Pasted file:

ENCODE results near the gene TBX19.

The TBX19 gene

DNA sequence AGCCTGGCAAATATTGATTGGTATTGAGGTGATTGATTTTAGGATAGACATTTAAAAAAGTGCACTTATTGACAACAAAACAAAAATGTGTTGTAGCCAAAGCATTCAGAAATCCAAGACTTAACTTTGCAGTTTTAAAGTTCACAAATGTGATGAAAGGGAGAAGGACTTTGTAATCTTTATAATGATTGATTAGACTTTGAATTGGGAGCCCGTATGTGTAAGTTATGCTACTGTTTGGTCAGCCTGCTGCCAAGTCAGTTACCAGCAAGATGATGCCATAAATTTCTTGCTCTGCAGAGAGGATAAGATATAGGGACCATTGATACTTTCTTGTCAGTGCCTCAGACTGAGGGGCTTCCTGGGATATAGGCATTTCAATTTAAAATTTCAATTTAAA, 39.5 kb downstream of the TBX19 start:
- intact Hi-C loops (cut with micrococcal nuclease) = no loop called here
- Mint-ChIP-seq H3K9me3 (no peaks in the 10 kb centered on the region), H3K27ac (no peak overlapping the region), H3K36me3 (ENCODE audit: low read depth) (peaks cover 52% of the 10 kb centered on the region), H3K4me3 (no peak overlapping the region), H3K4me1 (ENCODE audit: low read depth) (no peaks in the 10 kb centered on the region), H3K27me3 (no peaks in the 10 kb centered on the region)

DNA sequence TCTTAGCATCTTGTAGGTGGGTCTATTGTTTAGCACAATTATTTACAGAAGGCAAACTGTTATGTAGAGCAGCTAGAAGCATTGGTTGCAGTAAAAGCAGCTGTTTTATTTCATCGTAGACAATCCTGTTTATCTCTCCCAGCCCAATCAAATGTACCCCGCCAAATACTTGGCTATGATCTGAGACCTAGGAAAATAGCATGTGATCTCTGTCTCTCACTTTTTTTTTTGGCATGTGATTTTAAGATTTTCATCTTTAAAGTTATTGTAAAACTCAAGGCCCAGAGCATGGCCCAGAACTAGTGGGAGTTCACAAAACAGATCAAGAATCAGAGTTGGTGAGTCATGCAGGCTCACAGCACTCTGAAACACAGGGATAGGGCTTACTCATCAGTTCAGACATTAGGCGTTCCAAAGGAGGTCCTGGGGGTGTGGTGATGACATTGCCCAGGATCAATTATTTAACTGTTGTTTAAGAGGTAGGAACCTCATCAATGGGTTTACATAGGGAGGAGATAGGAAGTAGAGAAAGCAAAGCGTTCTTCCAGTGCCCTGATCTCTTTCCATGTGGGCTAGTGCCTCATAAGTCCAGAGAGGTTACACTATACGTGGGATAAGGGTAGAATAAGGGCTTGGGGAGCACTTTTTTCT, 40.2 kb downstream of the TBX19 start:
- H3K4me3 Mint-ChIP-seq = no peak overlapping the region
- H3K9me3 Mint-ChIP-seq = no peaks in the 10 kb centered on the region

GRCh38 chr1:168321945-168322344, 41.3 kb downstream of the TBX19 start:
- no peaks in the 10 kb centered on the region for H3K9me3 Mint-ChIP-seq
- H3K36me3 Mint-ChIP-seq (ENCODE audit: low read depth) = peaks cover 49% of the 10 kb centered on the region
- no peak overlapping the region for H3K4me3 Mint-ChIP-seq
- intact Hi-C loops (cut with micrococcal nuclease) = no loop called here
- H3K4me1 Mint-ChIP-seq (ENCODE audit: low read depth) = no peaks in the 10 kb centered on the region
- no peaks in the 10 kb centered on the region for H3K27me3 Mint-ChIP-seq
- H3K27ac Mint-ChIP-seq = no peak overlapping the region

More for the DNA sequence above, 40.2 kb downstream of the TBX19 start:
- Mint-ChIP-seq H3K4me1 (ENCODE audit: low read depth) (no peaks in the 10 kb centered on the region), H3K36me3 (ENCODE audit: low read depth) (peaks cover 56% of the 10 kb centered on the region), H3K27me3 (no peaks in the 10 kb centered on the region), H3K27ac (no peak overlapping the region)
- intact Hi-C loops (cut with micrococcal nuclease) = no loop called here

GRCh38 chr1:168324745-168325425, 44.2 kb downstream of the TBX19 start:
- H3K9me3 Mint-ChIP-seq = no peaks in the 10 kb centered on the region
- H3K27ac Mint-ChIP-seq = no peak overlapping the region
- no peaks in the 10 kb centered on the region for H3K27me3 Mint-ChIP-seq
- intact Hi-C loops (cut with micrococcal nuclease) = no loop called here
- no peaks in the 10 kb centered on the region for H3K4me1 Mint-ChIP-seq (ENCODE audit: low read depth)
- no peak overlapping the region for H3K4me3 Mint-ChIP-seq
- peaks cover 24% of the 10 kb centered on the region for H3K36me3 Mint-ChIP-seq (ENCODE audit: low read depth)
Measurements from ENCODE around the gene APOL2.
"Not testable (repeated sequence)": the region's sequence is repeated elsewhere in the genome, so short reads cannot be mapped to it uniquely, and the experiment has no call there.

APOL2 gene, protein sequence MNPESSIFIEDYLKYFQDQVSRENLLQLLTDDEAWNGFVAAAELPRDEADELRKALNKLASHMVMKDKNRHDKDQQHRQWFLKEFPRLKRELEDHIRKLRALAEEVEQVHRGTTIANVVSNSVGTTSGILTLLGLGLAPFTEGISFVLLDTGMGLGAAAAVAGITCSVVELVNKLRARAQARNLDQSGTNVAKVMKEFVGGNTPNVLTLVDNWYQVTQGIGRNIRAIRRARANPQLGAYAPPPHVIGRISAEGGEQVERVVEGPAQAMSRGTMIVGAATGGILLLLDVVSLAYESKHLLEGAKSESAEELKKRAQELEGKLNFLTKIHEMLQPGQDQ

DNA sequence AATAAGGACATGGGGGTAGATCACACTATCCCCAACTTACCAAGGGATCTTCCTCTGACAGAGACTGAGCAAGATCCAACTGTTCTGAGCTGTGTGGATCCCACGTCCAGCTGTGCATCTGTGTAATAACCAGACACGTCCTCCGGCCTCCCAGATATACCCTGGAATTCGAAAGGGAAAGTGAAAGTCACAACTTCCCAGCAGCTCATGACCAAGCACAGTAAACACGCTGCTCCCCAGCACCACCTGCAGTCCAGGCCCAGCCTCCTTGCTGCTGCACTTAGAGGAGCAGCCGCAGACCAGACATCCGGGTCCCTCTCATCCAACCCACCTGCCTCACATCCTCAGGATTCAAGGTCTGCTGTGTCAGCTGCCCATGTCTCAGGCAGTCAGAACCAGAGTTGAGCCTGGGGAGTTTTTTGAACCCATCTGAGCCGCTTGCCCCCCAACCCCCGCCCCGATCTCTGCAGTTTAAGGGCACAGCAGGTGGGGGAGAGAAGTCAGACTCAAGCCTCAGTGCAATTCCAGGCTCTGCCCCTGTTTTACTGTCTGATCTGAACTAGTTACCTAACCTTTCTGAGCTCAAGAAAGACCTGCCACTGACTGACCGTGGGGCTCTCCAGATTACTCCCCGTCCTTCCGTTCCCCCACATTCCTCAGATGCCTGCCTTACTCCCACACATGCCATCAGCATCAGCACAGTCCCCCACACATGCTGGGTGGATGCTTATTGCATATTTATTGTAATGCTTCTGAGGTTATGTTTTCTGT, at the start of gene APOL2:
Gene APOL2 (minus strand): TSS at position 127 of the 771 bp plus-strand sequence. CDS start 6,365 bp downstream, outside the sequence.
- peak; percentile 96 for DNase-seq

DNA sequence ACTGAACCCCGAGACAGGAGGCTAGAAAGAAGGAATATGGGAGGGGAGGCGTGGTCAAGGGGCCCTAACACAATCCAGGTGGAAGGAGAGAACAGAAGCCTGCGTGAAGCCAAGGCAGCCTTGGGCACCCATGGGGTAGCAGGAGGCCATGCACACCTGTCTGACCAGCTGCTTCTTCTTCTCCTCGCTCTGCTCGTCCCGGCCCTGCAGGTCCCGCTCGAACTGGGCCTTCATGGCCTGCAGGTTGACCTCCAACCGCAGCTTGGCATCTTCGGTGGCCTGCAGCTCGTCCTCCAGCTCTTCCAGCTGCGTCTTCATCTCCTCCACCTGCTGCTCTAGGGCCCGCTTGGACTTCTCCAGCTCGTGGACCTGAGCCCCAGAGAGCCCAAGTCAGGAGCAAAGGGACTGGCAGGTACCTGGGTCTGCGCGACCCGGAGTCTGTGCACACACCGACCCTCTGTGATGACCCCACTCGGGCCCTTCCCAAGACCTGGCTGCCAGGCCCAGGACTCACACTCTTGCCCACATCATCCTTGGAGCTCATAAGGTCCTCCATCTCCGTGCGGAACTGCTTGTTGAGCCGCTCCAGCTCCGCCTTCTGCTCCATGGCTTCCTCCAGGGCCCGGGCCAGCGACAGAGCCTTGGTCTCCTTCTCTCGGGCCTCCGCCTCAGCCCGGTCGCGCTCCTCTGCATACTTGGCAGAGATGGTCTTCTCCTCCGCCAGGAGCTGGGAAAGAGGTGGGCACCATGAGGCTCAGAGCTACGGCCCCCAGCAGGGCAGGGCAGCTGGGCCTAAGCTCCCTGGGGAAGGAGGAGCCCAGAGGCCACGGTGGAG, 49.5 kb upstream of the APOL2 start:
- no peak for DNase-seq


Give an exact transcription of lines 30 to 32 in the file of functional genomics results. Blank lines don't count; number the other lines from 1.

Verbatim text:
APOL2 gene, protein sequence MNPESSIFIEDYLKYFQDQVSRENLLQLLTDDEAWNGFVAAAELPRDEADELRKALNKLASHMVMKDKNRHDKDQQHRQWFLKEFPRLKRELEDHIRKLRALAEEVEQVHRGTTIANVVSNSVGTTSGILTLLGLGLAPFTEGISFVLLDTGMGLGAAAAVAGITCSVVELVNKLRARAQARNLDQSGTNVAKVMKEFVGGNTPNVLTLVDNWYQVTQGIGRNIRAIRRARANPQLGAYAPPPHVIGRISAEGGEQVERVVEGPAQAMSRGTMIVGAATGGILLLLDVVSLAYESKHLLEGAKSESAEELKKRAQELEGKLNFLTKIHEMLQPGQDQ

DNA sequence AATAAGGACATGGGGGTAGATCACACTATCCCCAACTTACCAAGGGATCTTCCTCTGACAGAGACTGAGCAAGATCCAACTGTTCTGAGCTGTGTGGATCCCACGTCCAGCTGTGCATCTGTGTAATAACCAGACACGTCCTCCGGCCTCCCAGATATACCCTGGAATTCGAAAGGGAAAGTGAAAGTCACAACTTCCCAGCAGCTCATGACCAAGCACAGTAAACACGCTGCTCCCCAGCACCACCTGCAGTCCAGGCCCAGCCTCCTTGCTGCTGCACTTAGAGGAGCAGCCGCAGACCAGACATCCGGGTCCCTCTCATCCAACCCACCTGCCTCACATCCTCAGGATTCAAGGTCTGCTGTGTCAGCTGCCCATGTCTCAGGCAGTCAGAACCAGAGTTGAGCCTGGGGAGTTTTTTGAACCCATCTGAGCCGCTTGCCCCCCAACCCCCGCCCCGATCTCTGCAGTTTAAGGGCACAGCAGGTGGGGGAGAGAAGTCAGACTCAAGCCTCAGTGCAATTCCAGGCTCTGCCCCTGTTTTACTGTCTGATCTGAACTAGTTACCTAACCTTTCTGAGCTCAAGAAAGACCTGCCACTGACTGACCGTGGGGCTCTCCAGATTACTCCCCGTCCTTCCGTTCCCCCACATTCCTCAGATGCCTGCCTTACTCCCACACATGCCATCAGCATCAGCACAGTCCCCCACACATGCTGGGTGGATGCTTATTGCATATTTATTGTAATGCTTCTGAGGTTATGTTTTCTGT, at the start of gene APOL2:
Gene APOL2 (minus strand): TSS at position 127 of the 771 bp plus-strand sequence. CDS start 6,365 bp downstream, outside the sequence.